Pembroke – A delegation from the County of Renfrew will be invited to attend a meeting with the City of Pembroke to discuss the shared services budget between the two municipalities.

City council passed the motion last week after wrapping up a series of budget meetings and approving the city’s 2024 municipal levy which has been set at about 7.94 per cent.

However, one of the major factors driving the large increase is the fact the city will be paying $4,856,125 to the County of Renfrew for shared services which represents a one-year increase of  $989,393  over the 2023 budget or a levy increase for county shared services of 4.3 per cent.

Treasurer Angela Lochtie-Crispim told council since 2021 there has been an overall increase to the county from $3.7 million to $4.8 million with the largest increase being in land ambulance services. Another initiative driving the increase is a $2 million project related to homelessness, mental health and addictions.

Councillor Pat Lafreniere said it is frustrating the city has no say in the shared services budget and other members echoed her sentiment.

“I sat on the Renfrew County liaison committee for many, many years and we discussed different things  we have in common or shared services, that type of thing,” she said. “What has always disturbed me, however, is we do not have a vote on the budget. We go to the meetings, we can listen to the information, we can give our input, but we don’t really have a say when it comes to budget.”

She said she wasn’t aware what other municipalities do when it comes to a shared services agreement.

“Basically, we should be on a weighted assessment when it comes to voting rights and we are not.”
Coun. Lafreniere said she understood the city didn’t share all services with the county, such as roads, but added there should be some kind of way that gives the city some input into the decision making at the table.

Councillor Ian Kuehl felt there should be negotiations leading to an agreement on shared services budget items the city is paying for with a veto option.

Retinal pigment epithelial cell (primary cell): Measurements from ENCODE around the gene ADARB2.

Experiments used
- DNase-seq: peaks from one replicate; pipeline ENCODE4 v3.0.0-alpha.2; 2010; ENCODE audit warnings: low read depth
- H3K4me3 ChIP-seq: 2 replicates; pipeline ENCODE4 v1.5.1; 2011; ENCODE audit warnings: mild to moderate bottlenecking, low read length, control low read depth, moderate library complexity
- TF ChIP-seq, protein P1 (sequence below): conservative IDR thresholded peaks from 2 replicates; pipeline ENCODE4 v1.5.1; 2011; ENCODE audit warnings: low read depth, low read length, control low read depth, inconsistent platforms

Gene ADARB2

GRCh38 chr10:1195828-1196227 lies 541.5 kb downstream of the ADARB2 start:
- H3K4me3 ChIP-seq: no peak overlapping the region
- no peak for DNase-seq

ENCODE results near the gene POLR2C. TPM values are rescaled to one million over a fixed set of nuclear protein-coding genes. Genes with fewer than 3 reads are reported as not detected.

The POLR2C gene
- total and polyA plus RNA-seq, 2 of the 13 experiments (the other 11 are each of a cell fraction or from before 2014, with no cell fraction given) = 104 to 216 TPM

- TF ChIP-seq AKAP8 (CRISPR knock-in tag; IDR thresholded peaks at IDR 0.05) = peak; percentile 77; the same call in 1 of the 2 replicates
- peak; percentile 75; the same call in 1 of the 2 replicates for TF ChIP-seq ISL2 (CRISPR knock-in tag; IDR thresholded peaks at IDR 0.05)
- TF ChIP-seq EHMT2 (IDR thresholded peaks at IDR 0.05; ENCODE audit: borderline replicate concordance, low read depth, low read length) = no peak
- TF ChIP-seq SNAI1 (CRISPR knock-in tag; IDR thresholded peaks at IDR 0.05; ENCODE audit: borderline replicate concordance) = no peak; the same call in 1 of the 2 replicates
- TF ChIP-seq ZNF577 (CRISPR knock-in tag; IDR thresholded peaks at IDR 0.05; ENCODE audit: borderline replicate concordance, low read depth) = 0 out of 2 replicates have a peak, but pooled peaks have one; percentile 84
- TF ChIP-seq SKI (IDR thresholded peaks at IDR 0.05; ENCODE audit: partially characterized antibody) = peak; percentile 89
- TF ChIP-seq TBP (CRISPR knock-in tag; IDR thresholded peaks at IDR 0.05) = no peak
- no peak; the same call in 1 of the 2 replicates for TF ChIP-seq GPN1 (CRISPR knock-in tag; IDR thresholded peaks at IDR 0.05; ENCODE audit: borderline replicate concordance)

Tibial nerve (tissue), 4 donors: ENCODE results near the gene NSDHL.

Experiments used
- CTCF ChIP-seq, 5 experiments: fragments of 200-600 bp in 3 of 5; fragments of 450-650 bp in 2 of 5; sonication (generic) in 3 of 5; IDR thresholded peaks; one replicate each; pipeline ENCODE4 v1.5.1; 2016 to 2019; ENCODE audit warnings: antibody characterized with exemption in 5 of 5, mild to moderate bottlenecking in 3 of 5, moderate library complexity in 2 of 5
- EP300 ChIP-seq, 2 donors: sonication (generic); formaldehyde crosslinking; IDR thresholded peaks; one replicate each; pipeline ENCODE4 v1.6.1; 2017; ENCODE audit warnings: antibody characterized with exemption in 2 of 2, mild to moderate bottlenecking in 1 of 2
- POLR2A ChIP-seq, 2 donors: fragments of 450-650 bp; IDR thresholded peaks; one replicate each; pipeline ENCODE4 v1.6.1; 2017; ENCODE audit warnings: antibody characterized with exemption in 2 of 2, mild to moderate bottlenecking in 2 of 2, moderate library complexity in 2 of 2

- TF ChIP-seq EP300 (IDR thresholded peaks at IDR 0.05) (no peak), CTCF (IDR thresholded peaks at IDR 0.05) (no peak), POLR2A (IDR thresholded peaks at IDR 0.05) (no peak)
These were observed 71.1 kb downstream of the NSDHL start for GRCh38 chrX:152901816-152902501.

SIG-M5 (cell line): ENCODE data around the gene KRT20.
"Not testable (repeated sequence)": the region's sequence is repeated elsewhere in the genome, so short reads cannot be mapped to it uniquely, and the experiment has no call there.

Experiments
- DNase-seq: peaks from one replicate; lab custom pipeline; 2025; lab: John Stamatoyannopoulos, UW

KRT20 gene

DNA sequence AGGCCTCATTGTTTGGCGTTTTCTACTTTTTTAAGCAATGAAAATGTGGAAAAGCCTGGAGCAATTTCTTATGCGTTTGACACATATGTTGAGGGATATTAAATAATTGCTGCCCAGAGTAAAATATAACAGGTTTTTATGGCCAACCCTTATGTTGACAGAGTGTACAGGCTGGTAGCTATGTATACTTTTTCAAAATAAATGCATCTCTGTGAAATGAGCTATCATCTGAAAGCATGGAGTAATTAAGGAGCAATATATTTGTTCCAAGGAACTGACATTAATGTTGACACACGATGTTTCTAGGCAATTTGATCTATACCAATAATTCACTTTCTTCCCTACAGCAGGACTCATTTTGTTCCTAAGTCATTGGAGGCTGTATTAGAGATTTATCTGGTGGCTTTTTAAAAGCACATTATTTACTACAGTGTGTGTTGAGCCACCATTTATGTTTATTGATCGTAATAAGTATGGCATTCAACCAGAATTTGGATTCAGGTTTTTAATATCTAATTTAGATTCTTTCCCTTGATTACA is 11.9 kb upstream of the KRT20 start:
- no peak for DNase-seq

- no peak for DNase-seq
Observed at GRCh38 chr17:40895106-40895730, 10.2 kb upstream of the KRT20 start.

“There needs to be a fairness element and basically we are saying the people of Pembroke don’t have a say,” he said. “It is frankly quite undemocratic.”

He moved a motion requesting the county come before city council which Councillor Troy Purcell seconded.

However, Councillor Ed Jacyno jumped in on the discussion explaining the reason why the city doesn’t have a vote is because Pembroke is a separate city.

“Looking for weighted assessment can only happen if you’re a member of the county,” he said. “Otherwise, the agreement was made by (former mayor) Angus Campbell withdrawing himself and the City of Pembroke from their particular venue. We were at one time contributing to county expenses and I think the mayor of the day said, ‘we’re paying way too much money so we will pull out and look after ourselves’.

“So this is what we are faced with now. Whether the county would want us back there or not is another question. We have had to negotiate issues with them in the past. I think it has been brought forward under various mayors to rejoin the county and I think the actual comment from them was ‘no’.”

Coun. Jacyno said having a veto process means the city would have to be part of the county.

“That puts us in a limbo, purgatory situation. We have to pay, but we have no say.”

He said he was sure county representatives would be more than happy to explain to council how the process works.

“But until we are members of the county, I don’t know how you are going to change that.”

Coun. Purcell said a 30.4 per cent increase over last year for shared services is a huge increase. He noted an application was submitted to Health Canada for $2.5 million in funding for additional supports for paramedics, mental health, homelessness and addiction treatment services and said one question he would have for the county is if the application is successful, will the city and county be reimbursed for paying for the services up front?

Coun. Purcell said the services were being considered at the health committee, but no formal strategic plan was put forward.

“I was quite surprised when I read it was already implemented or being implemented by the county without having good negotiations at the health committee,” he said.

In response to Coun. Jacyno’s comments, Coun. Kuehl said he was in no way suggesting the city rejoin the county.

“In fact, at the moment I would be rather opposed to that,” he said. “The fact that we control most of our own city ourselves without having to go cap and hand to other municipalities and try and trade votes and get things done for us, I’m certainly not suggesting we rejoin them. It’s just there needs to be in this shared services reality…more democracy for the people of Pembroke and there needs to be some form of better input.

“And I only feel even worse about it with Coun. Purcell’s comments just a second ago that we were barely even consulted on things.”

On specific shared services, Pembroke should have more of an actual say, he continued, with the city included in more of the budget discussions.

In budget deliberations, Coun. Lafreniere suggested the city provide residents with the facts about what percentage of the 7.8 municipal levy increase is attributed to shared services and how much of the increase is for city core services.

“I really think that’s an education piece for our residents,” she stated.